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Mark Naylor M.Th.

Musings on belonging

Is it just me or has the concept of “belonging” to a church become more fluid lately? I remember growing up in a churched context and it was very obvious who was “in” and who was “out”. Membership was an important concept and there was a sense that unless a person became a “member,” their relationship with God and other believers was not as it should be. Each local church, even if its building was located across the street from another similar church, encouraged a deep level of commitment to their particular communal expression of “church”. Of course, I grew up in a church planter’s home, so that understanding may not reflect the perspective of the average person in the pew.

…it seems that belonging for evangelical believers today has more to do with significant connections with other Christians, than with a commitment or loyalty to one specific expression of Christian community.

However, today, unless it is only my own perception, that view seems to have morphed into a more flexible and complex understanding of belonging. Perhaps it is partly due to the western emphasis on individual rights and responsibilities. Perhaps there is greater tolerance of diverse theological views. Perhaps the perceived need of “a church experience” has changed. Perhaps it is due to the many opportunities that people have to belong to a variety of expressions of Christian community through the radio, TV, small groups, “parachurch” organizations, missions teams, concerts, etc. Whatever the reason, or combination of reasons, it seems that belonging for evangelical believers today has more to do with significant connections with other Christians, than with a commitment or loyalty to one specific expression of Christian community.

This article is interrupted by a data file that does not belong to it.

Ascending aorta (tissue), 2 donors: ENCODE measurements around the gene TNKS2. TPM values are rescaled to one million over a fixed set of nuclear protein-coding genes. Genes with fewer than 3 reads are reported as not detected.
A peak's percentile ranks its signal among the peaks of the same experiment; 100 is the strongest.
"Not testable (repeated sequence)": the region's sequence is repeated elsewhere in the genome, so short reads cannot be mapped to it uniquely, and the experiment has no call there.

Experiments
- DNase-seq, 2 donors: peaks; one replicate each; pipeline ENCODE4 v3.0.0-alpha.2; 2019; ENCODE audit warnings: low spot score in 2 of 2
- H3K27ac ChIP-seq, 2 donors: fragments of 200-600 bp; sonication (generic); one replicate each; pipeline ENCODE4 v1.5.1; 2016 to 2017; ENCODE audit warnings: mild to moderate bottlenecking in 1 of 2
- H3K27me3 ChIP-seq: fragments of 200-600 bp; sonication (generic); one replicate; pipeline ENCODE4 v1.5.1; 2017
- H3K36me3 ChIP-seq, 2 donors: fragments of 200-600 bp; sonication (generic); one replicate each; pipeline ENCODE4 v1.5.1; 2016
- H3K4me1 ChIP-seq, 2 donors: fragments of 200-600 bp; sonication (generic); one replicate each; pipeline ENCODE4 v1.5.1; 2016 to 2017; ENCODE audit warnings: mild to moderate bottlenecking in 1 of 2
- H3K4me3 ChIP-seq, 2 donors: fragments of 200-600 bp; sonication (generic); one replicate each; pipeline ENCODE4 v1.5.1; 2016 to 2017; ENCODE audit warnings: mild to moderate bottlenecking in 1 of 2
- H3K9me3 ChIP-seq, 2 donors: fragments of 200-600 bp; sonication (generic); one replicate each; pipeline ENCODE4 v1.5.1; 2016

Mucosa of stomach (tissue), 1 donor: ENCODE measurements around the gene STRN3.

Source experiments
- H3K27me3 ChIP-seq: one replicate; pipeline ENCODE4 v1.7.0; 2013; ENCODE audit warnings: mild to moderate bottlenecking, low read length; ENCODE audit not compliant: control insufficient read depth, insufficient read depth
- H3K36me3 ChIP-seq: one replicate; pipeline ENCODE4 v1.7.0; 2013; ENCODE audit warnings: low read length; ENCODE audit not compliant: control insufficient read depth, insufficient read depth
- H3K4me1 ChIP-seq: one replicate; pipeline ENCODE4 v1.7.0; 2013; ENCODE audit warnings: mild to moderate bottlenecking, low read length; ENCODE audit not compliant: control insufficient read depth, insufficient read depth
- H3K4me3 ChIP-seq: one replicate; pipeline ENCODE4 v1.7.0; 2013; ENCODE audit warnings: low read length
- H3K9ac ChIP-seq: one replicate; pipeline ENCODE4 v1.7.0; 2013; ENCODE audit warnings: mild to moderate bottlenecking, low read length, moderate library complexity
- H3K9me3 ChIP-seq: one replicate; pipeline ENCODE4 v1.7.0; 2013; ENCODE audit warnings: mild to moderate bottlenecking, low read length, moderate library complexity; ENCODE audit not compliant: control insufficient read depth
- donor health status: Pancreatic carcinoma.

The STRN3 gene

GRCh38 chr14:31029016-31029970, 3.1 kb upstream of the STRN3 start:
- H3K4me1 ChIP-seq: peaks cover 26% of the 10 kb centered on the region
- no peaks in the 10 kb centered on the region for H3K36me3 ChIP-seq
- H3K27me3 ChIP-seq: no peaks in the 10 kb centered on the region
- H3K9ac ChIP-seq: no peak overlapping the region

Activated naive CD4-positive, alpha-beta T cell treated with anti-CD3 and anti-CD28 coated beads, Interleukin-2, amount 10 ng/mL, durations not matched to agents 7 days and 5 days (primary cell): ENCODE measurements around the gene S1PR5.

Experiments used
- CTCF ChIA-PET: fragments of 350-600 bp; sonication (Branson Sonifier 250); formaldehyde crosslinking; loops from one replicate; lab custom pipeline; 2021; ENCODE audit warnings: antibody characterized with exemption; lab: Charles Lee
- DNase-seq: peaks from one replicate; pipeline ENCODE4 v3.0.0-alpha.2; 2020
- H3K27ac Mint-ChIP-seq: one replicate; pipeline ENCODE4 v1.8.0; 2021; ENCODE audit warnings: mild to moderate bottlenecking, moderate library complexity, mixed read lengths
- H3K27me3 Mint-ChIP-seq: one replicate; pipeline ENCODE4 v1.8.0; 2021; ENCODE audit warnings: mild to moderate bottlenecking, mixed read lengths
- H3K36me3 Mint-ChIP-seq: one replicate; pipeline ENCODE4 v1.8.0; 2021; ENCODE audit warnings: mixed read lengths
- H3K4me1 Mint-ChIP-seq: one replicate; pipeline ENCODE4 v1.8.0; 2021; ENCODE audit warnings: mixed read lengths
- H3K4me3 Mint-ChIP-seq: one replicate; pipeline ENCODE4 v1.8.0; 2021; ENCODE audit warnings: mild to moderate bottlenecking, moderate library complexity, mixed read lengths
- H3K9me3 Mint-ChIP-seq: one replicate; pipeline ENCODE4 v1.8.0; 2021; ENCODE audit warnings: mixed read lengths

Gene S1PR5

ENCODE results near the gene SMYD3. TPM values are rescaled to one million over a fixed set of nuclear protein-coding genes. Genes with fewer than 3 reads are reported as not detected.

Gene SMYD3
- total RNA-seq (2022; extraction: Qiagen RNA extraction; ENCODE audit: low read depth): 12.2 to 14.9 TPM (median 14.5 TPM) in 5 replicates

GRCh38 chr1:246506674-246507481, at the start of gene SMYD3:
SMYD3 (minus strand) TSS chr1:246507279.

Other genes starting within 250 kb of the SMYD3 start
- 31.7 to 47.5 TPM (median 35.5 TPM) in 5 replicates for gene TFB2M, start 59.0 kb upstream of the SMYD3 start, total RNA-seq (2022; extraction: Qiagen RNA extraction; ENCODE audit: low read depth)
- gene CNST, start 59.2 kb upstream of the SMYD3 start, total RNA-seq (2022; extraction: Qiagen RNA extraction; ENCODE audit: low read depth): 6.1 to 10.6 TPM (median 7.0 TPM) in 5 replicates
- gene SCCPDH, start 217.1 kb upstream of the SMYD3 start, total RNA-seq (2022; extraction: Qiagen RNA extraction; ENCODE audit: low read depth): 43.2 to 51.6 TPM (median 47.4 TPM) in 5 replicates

As someone who has a missionary mindset, I seek to understand and conform to cultural trends in order to present faith in Christ in a relevant way. Such a change (if I am correct) is neither to be rejected nor unquestioningly embraced. Instead, the question is, what does relevant and impacting Christian community look like in such an environment?

Read more of Mark’s articles at Cross-Cultural Impact in the 21st Century

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